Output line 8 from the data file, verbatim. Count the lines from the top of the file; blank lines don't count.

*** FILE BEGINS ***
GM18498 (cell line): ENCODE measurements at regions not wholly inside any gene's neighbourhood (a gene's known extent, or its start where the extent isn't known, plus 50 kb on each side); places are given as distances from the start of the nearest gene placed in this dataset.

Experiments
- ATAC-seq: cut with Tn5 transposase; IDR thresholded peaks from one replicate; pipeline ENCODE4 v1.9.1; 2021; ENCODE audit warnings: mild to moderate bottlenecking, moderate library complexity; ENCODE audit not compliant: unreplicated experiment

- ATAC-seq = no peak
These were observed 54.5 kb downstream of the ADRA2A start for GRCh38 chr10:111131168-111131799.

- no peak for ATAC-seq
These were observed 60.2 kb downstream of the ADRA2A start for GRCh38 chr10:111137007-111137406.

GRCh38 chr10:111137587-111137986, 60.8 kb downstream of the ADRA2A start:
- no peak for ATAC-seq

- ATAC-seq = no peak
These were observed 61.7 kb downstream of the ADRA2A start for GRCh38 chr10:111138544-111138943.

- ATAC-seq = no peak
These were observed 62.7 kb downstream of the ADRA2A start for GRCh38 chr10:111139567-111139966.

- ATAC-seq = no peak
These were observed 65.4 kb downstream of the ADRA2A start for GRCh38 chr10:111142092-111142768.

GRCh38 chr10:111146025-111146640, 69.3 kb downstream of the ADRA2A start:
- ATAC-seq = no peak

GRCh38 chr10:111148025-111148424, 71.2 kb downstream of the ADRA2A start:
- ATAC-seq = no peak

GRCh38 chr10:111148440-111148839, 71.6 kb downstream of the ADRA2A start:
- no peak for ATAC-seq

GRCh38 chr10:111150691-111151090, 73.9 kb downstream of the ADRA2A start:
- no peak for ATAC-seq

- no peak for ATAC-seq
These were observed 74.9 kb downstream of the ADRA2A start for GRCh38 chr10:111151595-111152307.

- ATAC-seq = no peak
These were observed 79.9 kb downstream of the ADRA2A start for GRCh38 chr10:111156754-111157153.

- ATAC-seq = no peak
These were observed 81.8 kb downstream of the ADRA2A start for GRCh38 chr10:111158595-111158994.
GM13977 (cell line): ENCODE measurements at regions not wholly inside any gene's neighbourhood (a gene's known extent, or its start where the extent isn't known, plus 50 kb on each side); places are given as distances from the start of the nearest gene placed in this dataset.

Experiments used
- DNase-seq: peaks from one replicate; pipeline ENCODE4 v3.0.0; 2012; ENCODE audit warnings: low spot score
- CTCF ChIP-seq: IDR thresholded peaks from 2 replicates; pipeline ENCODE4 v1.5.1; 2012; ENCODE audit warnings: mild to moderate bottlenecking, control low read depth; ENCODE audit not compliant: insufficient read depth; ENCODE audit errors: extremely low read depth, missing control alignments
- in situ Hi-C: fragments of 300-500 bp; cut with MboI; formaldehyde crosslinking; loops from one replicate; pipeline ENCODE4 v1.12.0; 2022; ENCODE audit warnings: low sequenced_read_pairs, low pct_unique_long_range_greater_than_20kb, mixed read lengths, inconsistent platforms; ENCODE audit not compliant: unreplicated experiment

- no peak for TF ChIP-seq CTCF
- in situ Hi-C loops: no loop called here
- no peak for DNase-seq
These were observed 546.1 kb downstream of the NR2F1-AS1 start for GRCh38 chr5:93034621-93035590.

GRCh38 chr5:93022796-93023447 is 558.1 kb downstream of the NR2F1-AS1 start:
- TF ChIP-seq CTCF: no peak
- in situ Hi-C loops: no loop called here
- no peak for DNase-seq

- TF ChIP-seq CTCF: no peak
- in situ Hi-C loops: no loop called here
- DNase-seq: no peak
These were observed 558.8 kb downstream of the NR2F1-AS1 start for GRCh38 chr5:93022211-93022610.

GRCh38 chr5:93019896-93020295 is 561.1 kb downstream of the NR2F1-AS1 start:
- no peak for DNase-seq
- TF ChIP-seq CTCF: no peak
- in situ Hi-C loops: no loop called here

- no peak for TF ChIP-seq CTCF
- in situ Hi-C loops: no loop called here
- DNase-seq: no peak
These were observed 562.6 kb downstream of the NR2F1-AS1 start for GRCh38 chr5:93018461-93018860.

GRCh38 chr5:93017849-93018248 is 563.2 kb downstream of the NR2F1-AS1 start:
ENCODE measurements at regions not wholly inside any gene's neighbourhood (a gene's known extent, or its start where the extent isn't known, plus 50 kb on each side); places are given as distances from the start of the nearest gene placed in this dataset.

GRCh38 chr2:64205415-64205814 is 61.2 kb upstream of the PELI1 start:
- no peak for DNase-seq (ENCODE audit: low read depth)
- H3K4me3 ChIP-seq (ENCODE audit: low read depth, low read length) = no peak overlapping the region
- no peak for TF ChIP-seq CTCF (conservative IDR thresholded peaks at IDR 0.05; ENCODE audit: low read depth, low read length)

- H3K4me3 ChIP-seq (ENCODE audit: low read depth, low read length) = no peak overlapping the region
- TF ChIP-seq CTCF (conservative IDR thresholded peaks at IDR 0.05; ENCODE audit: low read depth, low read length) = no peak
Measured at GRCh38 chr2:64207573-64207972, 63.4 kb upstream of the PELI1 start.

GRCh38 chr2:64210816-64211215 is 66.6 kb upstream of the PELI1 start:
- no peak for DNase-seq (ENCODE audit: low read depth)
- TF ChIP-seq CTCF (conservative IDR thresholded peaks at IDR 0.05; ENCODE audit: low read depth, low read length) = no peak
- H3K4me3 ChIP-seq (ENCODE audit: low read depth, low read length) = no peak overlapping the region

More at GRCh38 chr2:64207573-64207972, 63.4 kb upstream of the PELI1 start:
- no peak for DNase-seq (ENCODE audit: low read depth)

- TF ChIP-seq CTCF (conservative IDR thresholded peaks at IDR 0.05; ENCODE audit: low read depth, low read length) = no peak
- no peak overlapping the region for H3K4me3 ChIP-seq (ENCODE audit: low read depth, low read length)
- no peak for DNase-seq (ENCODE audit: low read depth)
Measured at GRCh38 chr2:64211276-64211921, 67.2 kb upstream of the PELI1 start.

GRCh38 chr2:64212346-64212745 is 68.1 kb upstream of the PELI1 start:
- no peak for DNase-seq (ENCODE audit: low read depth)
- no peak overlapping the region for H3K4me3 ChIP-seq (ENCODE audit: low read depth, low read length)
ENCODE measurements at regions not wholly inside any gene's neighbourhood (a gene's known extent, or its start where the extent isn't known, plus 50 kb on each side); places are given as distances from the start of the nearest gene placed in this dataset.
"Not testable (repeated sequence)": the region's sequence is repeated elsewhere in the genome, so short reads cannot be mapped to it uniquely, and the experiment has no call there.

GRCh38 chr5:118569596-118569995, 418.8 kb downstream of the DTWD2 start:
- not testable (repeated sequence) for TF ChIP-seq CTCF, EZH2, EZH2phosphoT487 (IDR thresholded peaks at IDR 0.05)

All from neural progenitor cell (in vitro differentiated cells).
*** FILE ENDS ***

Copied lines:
GRCh38 chr10:111137587-111137986, 60.8 kb downstream of the ADRA2A start: